with probability density function

(4)

Similarly a conjugate Gamma prior is invoked on each element of , i.e. . By independence, with

(5)

Note the dependence of (4) and (5) on parameters , , , and , which as in [bardsley2012mcmc, tipping2001sparse] are chosen rather than inferred. In [bardsley2012mcmc], analogous parameters in a real-valued model are chosen to reflect the uncertainty in the latent variable, making the prior uninformative. On the other hand in [tipping2001sparse] , resulting in an improper prior , which is peaked at zero and hence encourages sparsity.222To ensure numerical robustness in our implementation, we choose these parameters to be machine precision rather than in Algorithm 1. Sparsity-promoting image formation methods for SAR is popular, see e.g. [scarnati2018joint, dong2014sar, sanders2017composite, archibald2016image, ccetin2001feature].

For purpose of comparison, then, in the figures that follow we also show images formed using two popular sparsity-encouraging image formation methods: (1) regularization, where sparsity is promoted in the image itself; and (2) total variation (TV) regularization, where sparsity is promoted in the gradients in the image. Both methods have been extensively applied in SAR (see e.g. [scarnati2018joint, dong2014sar, sanders2017composite, archibald2016image, ccetin2001feature]). Importantly, choosing and in this way removes any need for user-defined parameters in this model.

Ii-C Posterior computation

The form of the posterior is achieved through the hierarchical Bayesian model described above, where the model parameters and are given priors with prior parameters , , and

), referred to as hyperparameters. Moving up to the final level of hierarchy in this model, the hyperparameter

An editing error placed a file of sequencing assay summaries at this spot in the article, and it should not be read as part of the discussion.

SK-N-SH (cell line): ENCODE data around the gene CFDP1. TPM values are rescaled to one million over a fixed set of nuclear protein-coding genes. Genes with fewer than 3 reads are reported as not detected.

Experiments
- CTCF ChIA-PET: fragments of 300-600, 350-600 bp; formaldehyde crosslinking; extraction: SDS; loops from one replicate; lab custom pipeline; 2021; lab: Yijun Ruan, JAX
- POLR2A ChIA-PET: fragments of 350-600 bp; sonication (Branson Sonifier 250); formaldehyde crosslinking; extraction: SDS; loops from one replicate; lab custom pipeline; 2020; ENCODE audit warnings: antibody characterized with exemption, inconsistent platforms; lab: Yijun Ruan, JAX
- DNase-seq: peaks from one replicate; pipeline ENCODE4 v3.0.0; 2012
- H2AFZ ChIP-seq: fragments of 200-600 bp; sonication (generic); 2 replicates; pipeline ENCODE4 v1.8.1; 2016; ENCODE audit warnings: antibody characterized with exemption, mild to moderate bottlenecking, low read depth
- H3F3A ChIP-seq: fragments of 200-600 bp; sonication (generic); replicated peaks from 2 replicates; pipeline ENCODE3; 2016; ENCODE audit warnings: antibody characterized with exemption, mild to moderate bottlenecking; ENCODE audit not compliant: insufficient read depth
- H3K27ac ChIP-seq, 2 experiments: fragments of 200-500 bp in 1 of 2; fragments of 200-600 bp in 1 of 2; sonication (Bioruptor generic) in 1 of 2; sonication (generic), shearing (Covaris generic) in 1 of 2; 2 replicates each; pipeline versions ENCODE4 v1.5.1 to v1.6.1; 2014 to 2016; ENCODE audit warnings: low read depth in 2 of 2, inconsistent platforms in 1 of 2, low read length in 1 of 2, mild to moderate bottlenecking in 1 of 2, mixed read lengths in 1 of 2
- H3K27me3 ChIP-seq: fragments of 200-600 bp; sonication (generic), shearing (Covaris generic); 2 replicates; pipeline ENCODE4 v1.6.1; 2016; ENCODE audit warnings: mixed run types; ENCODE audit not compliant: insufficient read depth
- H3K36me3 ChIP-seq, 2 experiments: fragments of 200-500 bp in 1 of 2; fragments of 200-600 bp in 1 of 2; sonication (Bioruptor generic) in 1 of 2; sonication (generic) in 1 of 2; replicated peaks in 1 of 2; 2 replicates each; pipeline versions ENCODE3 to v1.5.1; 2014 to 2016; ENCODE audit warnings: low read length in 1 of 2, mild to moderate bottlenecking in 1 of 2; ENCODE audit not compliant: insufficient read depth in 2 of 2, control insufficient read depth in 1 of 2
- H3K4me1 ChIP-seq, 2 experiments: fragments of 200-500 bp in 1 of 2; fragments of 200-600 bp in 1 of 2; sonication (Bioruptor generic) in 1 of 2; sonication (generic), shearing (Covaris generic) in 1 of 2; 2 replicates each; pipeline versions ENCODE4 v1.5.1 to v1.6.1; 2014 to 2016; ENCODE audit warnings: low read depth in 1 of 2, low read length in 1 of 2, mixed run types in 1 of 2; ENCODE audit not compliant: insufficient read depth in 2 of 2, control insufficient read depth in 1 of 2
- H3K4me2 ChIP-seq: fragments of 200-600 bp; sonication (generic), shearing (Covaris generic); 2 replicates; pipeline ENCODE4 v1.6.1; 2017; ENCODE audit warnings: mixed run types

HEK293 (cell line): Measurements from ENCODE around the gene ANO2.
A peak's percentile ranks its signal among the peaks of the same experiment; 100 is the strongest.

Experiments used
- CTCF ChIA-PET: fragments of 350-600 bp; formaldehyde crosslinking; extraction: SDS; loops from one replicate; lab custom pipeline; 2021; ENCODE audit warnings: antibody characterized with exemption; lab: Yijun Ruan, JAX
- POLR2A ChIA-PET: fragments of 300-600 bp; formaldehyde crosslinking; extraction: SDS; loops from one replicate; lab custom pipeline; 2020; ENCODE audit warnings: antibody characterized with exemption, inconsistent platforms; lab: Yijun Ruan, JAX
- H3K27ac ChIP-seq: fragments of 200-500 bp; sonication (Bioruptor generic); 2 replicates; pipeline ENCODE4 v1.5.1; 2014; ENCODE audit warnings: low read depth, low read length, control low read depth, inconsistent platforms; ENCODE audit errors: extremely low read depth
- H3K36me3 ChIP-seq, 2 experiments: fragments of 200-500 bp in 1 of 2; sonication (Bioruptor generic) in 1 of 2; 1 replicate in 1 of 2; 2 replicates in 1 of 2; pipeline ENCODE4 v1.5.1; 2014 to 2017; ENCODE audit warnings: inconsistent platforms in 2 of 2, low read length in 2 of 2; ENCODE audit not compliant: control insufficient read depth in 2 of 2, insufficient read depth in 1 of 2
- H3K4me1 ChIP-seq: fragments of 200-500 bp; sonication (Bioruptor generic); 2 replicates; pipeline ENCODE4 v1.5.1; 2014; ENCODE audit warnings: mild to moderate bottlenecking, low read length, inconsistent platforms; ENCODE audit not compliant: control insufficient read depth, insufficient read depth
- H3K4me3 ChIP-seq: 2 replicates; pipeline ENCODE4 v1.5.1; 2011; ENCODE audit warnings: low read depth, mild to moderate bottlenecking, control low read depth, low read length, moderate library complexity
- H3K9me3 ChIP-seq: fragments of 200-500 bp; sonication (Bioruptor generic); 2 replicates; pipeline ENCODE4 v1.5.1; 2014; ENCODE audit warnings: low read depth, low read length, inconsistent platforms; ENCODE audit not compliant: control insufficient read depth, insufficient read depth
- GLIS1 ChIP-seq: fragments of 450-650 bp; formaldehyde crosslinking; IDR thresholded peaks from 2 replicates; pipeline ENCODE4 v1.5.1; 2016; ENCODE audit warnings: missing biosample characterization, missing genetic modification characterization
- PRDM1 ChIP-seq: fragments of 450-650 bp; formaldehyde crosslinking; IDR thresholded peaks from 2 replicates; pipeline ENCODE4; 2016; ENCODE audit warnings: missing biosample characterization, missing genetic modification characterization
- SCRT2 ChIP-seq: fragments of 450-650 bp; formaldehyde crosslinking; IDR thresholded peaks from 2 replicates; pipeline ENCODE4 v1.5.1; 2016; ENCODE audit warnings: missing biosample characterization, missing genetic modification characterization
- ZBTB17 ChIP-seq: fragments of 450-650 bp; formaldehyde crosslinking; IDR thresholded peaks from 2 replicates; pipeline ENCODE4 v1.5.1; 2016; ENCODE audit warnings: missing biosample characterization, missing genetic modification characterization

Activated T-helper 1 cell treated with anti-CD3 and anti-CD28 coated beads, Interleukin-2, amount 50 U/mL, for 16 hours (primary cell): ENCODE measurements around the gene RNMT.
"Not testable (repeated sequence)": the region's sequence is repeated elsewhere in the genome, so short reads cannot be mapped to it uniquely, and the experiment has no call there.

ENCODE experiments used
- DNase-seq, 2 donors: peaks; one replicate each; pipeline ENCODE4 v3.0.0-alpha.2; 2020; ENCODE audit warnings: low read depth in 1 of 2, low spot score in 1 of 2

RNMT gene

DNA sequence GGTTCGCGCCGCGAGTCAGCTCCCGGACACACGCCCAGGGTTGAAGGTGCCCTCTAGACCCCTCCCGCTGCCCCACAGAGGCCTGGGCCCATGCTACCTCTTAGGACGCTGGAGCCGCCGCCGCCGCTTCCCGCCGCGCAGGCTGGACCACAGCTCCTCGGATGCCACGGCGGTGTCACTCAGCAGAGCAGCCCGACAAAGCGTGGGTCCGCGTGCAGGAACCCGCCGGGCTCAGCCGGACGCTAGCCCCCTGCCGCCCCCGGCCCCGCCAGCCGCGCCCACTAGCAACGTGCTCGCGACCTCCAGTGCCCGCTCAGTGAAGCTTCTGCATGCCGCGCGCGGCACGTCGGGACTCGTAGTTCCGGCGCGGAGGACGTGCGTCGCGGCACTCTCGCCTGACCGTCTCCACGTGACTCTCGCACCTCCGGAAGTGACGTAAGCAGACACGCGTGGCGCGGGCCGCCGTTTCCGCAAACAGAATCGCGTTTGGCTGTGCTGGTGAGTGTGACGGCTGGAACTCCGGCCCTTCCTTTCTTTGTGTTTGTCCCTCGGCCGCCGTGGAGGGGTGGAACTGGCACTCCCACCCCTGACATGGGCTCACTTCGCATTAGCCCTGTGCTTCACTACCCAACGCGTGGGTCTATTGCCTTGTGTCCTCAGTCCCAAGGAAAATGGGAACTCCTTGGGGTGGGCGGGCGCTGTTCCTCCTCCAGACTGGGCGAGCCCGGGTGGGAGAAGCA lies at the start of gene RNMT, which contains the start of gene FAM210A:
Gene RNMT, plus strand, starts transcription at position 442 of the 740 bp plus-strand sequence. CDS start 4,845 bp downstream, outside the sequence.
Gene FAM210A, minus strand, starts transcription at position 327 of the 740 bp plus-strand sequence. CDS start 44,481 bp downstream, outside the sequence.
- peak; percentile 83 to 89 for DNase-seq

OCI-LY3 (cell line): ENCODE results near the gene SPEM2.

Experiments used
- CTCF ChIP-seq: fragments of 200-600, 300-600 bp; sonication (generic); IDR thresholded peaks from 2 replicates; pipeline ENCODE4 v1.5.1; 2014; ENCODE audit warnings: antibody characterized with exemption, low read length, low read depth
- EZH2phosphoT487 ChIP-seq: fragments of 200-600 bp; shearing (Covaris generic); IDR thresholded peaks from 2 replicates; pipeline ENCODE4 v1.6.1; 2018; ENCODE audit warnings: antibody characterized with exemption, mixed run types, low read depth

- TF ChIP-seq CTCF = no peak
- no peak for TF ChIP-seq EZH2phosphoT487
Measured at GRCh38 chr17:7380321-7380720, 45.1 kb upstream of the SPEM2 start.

is given a prior (called a hyperprior) with hyperhyperparameters

and

. By Bayes’ theorem, the joint posterior for

, , and is

(6)

The image formation algorithm in Section III will require the individual posteriors for each latent variable. Because of the conjugate priors used, these can be found analytically. We have

(7a)
(7b)
(7d)

Therefore each latent variable can be sampled from

(8a)
(8b)
(8c)

with .

Iii Sampling-based SAR Image Formation

Following the approach in [bardsley2012mcmc], we now set up a sampling-based image formation procedure to obtain approximate samples from (6). Since the density is not described by a known family of probability distributions, it cannot be directly sampled. However, because of the conjugate prior structure, we can easily apply a Gibbs sampler, [geman1984stochastic], which obtains approximate samples from the joint posterior (6) by sequentially sampling the individual posteriors for each variable given in (8

). As with other Markov chain Monte Carlo (MCMC) methods, Gibbs sampling creates a Markov chain of samples, each of which is correlated with the other samples.

In terms of efficiency, an issue occurs in sampling the individual posterior for given by (8a), where we must solve the following linear system determined by (7a) for :

(9)

with and , [bardsley2012mcmc]. Even storing the dense matrices and in real-world problems is not practical. However, because is a non-uniform discrete Fourier transform matrix, we can utilize existing libraries to quickly apply a non-uniform fast Fourier transforms (NUFFT), [fessler2003nonuniform]

. The NUFFT is performed by interpolating non-uniform Fourier mode quantities to a uniform grid so that the uniform FFT can be used,

[fessler2003nonuniform]. This is not without error of course, which mainly comes from the error accumulated when “gridding” non-uniform to uniform Fourier modes. Further work will be needed to meaningfully quantify this error for this application. For the current investigation, in order to apply efficiently, we employ a unitary operation. This means that the left-hand-side operation of (9) can be approximately diagonalized as

(10)

which can now be efficiently inverted using simple elementwise division. Clearly using the right hand side in (10) introduces additional error, along with that from modifying the non-uniform modes in order to make them conform with a uniform grid, oscillations due to the Gibbs phenomenon, and model and measurement error. A potentially more accurate method would be to use elementwise division by as a preconditioner in a conjugate gradient descent scheme, however this would be far less efficient. By combining (7), (8), and (10) we arrive at Algorithm 1, which produces samples for , , and , each of which are approximately drawn from the joint posterior. Notice that each sample requires two NUFFT applications.

  Initiate , , ;
  for  to  do
     Draw and ;
     Compute ;
     Compute ;
     Compute ;
  end for
Algorithm 1 Sampling from

Iii-a Chain convergence

It is generally unknown how quickly the chain formed in Algorithm 1